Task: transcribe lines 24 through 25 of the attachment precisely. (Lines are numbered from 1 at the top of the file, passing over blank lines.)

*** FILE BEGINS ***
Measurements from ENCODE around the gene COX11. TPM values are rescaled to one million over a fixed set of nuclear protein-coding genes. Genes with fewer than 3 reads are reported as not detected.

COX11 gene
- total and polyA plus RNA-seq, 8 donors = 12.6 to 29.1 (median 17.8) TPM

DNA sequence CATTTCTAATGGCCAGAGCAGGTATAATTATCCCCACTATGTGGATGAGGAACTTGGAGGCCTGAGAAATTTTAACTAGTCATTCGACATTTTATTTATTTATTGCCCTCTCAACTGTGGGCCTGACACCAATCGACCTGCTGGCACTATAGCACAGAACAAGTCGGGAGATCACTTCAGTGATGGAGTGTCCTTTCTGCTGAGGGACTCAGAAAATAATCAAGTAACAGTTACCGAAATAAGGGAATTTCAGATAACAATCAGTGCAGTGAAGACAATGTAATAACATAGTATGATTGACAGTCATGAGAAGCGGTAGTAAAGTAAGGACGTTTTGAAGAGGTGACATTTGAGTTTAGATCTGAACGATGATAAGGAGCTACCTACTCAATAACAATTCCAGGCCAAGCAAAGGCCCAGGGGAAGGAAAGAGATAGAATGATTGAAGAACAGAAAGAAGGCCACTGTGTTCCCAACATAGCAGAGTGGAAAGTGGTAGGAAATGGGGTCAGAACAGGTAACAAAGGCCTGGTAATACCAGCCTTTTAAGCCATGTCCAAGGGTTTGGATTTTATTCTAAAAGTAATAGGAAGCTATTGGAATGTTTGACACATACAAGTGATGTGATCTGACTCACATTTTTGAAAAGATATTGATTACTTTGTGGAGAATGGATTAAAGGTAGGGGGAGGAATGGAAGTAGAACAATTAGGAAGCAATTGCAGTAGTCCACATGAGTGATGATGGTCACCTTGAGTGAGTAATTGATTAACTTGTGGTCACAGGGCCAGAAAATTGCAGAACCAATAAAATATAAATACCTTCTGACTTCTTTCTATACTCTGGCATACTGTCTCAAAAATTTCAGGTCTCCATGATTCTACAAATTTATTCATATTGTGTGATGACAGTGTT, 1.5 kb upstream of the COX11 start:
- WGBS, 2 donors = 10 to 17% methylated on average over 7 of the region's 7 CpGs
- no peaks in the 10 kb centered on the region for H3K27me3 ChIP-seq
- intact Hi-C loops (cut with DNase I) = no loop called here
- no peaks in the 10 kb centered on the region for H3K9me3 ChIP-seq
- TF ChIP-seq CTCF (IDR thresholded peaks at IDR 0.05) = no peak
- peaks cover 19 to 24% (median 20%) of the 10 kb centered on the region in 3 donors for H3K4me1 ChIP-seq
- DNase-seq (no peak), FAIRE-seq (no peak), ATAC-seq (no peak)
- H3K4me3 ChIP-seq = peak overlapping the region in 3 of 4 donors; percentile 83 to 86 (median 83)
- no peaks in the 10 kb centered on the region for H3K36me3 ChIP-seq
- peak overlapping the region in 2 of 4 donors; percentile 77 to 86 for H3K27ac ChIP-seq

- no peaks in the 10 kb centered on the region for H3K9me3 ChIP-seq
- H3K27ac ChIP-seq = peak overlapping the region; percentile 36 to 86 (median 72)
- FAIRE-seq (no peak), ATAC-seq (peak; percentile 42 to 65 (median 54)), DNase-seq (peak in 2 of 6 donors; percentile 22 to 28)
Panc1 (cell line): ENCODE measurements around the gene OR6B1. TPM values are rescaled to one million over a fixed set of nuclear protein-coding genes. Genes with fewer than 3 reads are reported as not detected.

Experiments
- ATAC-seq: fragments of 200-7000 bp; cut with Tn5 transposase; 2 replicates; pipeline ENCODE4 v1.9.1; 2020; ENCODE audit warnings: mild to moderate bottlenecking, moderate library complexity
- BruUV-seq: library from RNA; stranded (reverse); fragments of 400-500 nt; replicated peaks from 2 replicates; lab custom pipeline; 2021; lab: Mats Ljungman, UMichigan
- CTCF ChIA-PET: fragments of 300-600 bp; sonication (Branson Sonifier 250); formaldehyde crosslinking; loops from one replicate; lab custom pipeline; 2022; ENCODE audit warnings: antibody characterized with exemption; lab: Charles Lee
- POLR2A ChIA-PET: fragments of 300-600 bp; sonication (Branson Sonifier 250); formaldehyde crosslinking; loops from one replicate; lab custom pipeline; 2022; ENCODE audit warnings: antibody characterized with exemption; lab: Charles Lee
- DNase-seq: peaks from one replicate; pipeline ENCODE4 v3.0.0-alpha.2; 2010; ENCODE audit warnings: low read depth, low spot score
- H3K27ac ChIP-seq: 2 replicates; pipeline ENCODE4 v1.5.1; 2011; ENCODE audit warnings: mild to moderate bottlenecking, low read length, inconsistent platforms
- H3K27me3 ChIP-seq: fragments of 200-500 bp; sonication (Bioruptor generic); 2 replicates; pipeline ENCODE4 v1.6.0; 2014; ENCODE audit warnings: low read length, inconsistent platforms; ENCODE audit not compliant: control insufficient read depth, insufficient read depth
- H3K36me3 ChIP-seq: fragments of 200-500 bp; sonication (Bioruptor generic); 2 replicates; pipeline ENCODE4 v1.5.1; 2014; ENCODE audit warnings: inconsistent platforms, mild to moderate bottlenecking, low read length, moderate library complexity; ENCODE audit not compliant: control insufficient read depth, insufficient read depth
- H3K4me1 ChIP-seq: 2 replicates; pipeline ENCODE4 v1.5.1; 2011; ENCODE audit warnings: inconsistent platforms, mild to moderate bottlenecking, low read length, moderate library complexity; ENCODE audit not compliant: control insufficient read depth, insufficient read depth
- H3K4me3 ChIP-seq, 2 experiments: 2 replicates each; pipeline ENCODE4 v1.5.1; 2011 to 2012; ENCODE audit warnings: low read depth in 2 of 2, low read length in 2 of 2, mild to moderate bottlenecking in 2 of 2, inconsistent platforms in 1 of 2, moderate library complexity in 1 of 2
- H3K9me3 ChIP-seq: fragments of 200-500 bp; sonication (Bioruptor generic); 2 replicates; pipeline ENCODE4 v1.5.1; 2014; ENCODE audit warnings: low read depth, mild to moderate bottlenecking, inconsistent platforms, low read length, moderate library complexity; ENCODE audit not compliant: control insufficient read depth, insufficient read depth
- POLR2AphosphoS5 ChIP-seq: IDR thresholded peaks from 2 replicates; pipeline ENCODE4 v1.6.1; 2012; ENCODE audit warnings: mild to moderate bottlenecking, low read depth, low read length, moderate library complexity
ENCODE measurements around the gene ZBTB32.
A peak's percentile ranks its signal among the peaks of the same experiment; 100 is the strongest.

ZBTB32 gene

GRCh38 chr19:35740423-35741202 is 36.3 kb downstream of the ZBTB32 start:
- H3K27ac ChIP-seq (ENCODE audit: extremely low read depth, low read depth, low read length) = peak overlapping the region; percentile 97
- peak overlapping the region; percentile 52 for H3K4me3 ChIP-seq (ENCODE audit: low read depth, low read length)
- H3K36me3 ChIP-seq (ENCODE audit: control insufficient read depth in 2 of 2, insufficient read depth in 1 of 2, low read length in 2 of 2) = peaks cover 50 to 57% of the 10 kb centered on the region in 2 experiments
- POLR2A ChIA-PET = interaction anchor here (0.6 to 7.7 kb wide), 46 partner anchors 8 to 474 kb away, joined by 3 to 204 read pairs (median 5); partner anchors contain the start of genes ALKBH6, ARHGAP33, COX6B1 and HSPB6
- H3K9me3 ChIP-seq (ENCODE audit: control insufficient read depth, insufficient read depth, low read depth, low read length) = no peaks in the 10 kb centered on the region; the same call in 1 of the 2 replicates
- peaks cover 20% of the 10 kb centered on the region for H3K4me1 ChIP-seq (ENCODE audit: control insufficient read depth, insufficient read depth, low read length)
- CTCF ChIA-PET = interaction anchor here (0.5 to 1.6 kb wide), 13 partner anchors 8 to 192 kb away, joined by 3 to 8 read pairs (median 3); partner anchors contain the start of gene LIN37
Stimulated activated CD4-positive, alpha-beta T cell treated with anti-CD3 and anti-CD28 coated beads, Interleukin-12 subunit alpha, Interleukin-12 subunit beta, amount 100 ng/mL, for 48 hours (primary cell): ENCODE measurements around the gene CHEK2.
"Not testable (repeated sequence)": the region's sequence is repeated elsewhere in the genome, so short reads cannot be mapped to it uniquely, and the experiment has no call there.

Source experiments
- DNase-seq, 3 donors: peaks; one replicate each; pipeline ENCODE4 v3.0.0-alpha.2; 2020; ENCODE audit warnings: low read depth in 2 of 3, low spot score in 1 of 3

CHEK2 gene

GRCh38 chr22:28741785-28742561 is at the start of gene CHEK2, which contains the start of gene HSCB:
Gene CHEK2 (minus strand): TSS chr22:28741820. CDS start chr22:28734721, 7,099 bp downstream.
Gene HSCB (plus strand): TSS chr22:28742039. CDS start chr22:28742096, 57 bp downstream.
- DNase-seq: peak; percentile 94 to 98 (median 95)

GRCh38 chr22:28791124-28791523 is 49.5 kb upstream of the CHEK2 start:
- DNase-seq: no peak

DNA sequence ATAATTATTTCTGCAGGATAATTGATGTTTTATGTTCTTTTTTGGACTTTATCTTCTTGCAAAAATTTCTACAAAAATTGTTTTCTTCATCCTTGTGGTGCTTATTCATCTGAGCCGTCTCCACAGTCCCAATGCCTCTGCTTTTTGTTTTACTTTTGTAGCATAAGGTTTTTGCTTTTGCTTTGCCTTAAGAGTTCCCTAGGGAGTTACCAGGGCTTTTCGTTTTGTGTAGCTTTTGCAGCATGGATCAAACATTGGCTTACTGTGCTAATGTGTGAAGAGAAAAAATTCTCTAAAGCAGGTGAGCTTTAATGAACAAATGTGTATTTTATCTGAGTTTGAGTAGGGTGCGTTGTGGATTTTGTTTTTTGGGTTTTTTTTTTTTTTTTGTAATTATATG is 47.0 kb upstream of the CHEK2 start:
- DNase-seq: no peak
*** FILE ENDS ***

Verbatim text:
- DNase-seq: peaks from one replicate; pipeline ENCODE4 v3.0.0-alpha.2; 2010; ENCODE audit warnings: low read depth, low spot score
- H3K27ac ChIP-seq: 2 replicates; pipeline ENCODE4 v1.5.1; 2011; ENCODE audit warnings: mild to moderate bottlenecking, low read length, inconsistent platforms